ACC - What it Does Cover and What it Doesn't Cover

14 August 2015

Many of us treat ACC like a Tax.  While it is compulsory it is, however, insurance.  But what exactly does it cover and more importantly what doesn’t it?  

ACC will pay for treatment for accident related injuries.  You may be surprised by your ACC history as many of us don’t even know if a treatment was paid by ACC. One of our clients recently asked to see their ACC history believing he’d never made a claim as he’d never been “Off work on ACC”.  He was 40 and had over 80 treatment claims recorded as being covered by ACC.    

ACC also pays up to 80% of the income that a person was earning prior to any injuries that stop them from physically being able to work.  

 ACC will not pay for any investigations or treatments for what they consider to be related to illness -  no matter how severe they are.  So a person who has a more severe illness such as Cancer may have a lot less cover compared to someone with a less severe condition like a broken leg but was related to an injury. 

ACC will not pay out on any condition they classify as “degenerative”.  A common example may be an old sporting injury that eventually requires a joint replacement.  However it’s not required for some years (mayby decades) during which time there are signs of degeneration.  ACC could (and indeed this is becoming more and more common) decline to cover the treatment believing it to be more degenerative than injury related.  This means that claiming when you are older has a higher chance of being declined due to some element of wear and tear is likely to be involved.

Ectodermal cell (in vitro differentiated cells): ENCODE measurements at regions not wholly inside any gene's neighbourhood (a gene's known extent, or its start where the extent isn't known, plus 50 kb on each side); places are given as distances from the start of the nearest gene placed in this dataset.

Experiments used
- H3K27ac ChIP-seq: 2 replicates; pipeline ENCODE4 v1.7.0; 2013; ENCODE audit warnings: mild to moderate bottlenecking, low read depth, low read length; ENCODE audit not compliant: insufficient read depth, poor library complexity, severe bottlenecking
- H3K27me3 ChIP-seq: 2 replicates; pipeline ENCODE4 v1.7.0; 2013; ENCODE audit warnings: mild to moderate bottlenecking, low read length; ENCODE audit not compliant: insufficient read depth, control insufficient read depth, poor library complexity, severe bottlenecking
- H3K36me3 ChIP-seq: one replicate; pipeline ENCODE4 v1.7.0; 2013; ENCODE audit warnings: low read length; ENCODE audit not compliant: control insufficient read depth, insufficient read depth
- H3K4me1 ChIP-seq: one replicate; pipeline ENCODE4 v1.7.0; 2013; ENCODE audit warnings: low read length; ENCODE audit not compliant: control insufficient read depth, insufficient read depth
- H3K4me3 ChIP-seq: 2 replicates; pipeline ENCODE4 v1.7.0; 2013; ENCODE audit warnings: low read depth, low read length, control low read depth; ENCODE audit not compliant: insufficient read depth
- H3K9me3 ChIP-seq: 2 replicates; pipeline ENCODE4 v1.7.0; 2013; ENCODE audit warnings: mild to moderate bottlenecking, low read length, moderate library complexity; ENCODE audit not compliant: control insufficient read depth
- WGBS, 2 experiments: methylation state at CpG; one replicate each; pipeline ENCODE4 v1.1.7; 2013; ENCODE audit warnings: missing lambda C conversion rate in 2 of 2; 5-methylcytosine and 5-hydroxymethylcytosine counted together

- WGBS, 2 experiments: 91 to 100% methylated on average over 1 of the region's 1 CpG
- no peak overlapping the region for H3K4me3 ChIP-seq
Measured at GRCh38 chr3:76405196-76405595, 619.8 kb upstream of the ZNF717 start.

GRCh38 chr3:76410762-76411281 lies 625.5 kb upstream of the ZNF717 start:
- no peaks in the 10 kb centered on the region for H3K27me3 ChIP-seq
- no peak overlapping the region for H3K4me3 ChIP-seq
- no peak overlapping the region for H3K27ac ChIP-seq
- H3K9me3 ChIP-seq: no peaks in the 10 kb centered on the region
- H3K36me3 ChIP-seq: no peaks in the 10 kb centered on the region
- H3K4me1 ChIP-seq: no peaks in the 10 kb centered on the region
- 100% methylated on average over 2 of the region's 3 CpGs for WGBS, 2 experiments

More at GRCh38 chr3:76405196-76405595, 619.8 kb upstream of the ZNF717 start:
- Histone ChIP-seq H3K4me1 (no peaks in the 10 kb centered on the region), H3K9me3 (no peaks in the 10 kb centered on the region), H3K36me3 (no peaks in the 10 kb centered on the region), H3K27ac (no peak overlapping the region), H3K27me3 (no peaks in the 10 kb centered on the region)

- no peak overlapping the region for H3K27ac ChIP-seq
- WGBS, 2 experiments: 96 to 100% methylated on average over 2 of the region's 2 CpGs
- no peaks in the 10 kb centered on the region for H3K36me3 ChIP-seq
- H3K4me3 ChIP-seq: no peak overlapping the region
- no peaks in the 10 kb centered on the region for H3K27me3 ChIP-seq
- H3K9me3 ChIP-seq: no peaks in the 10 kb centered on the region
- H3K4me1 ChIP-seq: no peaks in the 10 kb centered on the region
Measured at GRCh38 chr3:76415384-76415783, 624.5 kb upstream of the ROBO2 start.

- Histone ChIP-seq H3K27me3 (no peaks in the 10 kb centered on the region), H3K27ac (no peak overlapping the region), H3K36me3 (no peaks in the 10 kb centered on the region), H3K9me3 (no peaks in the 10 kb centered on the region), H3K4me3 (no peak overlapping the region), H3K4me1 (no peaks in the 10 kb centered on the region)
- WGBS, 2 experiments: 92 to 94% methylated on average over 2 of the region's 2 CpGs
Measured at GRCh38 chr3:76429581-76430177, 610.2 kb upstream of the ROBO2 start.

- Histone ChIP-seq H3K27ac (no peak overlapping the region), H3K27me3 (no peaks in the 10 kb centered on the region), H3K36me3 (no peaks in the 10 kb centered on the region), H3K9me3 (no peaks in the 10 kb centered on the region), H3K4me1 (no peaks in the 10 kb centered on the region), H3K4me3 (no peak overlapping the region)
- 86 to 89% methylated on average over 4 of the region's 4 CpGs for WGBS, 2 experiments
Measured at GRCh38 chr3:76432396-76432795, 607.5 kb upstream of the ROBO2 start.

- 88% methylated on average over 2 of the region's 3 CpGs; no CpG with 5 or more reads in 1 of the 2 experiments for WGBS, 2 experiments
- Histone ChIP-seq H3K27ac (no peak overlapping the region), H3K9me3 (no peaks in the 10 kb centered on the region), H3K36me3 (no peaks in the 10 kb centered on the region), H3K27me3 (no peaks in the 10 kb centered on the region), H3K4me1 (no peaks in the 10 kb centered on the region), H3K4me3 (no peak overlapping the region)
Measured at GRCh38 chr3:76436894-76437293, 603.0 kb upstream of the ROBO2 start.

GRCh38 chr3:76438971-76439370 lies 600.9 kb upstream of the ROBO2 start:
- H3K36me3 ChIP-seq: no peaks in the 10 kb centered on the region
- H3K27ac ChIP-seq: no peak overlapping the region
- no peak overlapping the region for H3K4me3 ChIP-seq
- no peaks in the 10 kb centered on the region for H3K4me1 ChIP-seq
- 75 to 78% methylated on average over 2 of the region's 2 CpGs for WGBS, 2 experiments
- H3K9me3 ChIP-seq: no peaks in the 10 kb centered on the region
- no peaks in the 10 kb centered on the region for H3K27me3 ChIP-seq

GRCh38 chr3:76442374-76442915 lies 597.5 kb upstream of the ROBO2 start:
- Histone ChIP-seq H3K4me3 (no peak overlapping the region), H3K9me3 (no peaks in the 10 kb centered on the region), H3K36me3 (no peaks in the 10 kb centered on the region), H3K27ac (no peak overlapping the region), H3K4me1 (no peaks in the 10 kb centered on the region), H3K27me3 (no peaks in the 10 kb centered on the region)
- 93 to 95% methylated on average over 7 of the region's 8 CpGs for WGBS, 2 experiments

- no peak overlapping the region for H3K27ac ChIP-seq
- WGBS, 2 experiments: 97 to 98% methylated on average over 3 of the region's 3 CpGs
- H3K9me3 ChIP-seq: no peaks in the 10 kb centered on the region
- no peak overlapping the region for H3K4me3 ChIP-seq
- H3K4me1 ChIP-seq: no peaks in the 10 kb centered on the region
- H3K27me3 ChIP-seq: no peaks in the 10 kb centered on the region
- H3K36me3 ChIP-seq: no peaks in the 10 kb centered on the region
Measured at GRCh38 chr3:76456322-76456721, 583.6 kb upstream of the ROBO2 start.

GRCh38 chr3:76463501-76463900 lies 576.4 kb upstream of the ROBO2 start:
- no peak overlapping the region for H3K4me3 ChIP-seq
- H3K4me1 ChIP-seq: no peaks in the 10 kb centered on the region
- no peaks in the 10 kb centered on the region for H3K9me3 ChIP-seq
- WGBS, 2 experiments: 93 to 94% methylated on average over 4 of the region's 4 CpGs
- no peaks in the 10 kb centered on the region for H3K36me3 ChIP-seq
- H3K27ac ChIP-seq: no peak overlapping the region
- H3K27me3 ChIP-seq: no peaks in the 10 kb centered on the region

If a claim is not covered by ACC then you have the following options:

  • Fund the treatment yourself
  • Fund the time off work yourself
  • Go on to the Sickness benefit
  • Use the Public System
  • No treatment
  • Have private health and/or income protection insurance

We have a fantastic public health which is funded by the Government.  The amount of money that is pumped in to our health system is a huge part of our GDP.  Yet it is still severely stretched due to the growing demand placed on it.  ACC shares this burden but only in the accident related area.    

If you are off for a long period of time it is most likely going to be due to an illness and not an injury.  If someone is reliant only on ACC as their “insurance” then they are exposed to a substantial financial risk.  Our recommendation for those in paid employment is to have private Income protection insurance.  While this also pays out for accidental related injuries it pays out for any condition that stops you from working due to sickness or that may be disputed by ACC.  

We also believe that medical insurance is becoming an essential element of any insurance package.  While our public system is great it is too stretched to deal with all requirements in a timely manner and the longer we have to wait for our care and treatment the more risk we put on ourselves for our recovery.  



Published In Whakatane Beacon

This post was written by

Trish Marsden - who has written 96 posts

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